NEW YORK — Machinima, the sprawling digital gaming network, could hang a McDonald’s-like sign outside its Los Angeles headquarters: More than 37.4 billion videos served.
That’s how many views the Machinima network has generated since Allen DeBevoise and his brother, Philip, started developing it on YouTube in 2007.
One of its first series came from a user named “SodaGod.” The series, “Inside Halo,” served as a center for enthusiasm for the popular science-fiction video-game franchise.
Six years later, Machinima has grown into one of the most successful networks on YouTube, a gamer hub composed of a little expensively produced original programming and a whole lot of user-generated videos.
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While the land rush to stream “premium” original content is drawing more video professionals to the Web, YouTube’s swelling multichannel networks are finding success — and enormous scale — with a more bottom-up approach.
“The programming model of the future, where I think Machinima plays in, is in connecting that whole relationship, where we don’t think of it as either being user-generated or as being traditionally made by a professional creator,” says DeBevoise, chief executive of Machinima. “We think it’s a continuum, and they both coexist in the same world.”
Machinima, Maker Studios, Fullscreen and others have assembled broad networks, each with thousands of YouTube creators.
They’re dependably ranked among the most-viewed destinations on YouTube, each logging tens of millions of unique viewers and averaging around 2 billion views a month.
You could say that they’re like the NBC, CBS and ABC of YouTube, but a better comparison might be to media parent companies. Only rather than having a few dozen cable networks under their global umbrella, they have 5,000 to 10,000 YouTube channels.
“We see ourselves as kind of the next-Gen Viacom,” says George Strompolos, founder and chief executive of Fullscreen, a company with 150 employees founded in 2011. “We think we’re at the beginning of the opportunity to build a large-scale, sustainable new media business on the Internet.”
Much of the conversation about online video has lately been dominated by Hollywood digital productions. But for every “House of Cards” on Netflix, there are dozens of less noteworthy attempts to bring TV-style content to online video.
These upper-echelon YouTube networks are interested in high-quality programming, too, but their model is more of a hybrid that places pricier productions atop a pyramid of user-generated videos.
“We feel like ‘premium’ is so subjective,” says Danny Zappin, co-founder of Maker Studios, where two studios and 300-plus employees assist YouTubers in production and marketing.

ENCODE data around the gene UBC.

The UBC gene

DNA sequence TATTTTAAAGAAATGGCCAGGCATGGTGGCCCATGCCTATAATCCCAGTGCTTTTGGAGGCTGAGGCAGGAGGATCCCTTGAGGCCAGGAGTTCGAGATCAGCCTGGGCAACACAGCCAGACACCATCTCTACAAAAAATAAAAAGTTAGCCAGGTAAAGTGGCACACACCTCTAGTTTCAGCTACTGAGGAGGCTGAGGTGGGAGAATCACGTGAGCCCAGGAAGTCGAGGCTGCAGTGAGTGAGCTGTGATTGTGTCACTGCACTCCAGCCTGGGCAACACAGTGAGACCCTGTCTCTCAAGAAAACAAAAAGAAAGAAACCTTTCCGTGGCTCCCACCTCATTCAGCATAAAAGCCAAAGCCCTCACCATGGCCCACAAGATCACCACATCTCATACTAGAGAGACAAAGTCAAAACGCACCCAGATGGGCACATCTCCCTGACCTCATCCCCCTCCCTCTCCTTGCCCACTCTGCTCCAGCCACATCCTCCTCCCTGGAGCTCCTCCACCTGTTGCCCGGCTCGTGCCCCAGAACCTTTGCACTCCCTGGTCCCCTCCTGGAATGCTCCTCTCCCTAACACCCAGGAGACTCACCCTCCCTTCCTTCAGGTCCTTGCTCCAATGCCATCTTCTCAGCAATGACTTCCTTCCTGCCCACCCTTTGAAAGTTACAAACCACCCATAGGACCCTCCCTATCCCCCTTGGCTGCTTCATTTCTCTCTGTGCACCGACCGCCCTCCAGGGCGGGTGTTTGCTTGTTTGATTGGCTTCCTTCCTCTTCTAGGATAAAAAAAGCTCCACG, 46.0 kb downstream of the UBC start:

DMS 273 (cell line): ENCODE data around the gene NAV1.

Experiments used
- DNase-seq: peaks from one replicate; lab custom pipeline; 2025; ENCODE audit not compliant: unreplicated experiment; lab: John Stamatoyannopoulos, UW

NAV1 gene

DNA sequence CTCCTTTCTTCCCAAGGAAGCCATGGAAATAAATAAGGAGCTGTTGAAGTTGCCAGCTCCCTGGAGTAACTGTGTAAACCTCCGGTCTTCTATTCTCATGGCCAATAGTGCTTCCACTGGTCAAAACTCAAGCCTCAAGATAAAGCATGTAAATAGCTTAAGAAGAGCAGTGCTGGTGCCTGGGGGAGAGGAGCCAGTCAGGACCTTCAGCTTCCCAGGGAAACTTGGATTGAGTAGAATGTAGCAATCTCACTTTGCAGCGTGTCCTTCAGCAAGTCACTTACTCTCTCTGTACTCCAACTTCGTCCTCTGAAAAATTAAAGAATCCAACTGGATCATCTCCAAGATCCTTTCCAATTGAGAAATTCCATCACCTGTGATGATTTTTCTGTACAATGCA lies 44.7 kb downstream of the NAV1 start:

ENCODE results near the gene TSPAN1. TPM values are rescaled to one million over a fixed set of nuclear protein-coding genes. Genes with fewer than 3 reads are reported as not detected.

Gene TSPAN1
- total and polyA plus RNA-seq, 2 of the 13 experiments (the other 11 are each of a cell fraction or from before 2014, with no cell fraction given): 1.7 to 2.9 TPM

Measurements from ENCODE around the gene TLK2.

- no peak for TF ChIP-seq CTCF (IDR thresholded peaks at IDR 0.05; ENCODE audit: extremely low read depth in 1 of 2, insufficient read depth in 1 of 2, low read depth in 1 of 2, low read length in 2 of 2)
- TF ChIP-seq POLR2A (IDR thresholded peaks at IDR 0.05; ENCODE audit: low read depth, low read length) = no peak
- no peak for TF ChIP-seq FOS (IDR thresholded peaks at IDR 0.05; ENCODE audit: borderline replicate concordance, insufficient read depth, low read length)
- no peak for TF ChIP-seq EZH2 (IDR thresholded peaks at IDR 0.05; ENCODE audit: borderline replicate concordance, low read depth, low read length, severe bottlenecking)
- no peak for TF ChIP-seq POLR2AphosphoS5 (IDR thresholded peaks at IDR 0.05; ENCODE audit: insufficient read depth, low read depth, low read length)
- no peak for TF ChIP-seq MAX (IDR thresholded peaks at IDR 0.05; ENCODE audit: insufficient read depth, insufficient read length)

“What is premium? For us, we feel like it’s an engaged audience who has a personal connection to the person they’re watching. To us, that’s more premium or more valuable than, say, high production value or a mainstream celebrity.”
The growing number of YouTube networks share a philosophy of strength in numbers. By gathering thousands of channels together, all might benefit from shared production tools, greater exposure and, hopefully, more advertising dollars.
The most-watched network on YouTube is VEVO, the music-video venture from Sony Music and Universal Music. In many ways, VEVO filled the gap for a music-video network left by MTV’s programming shift toward reality television.
Last week, VEVO made that explicit by launching VEVO TV, a 24/7 broadcast stream of videos that effectively makes it a TV station sent through Internet and mobile-phone pipes.
Machinima, similarly, has no competitors on TV. It has become the most powerful gaming network around, and a major draw for 18- to 34-year-old males.
Premium episodic series (the $10 million, five-part series “Halo 4: Forward Unto Dawn” was watched 26 million times in just over a month last year) are pooled in its Machinima Prime channel.
Thousands of channels from gamers around the world contribute to the network.
DeBevoise expects to soon make one or more of Machinima’s channels paid for by subscription. It recently signed a deal with Ridley Scott, director of “Blade Runner” and “Gladiator,” to produce a dozen short sci-fi films.
DeBevoise believes the YouTube networks will mature rapidly “just because of how technology is moving so quickly.”
“The Makers, the Fullscreens, the Machinimas, the VEVOs, the StyleHauls, the DanceONs, all these types of companies that are evolving on YouTube will evolve into people’s consciousness much faster than anybody expected,” he says.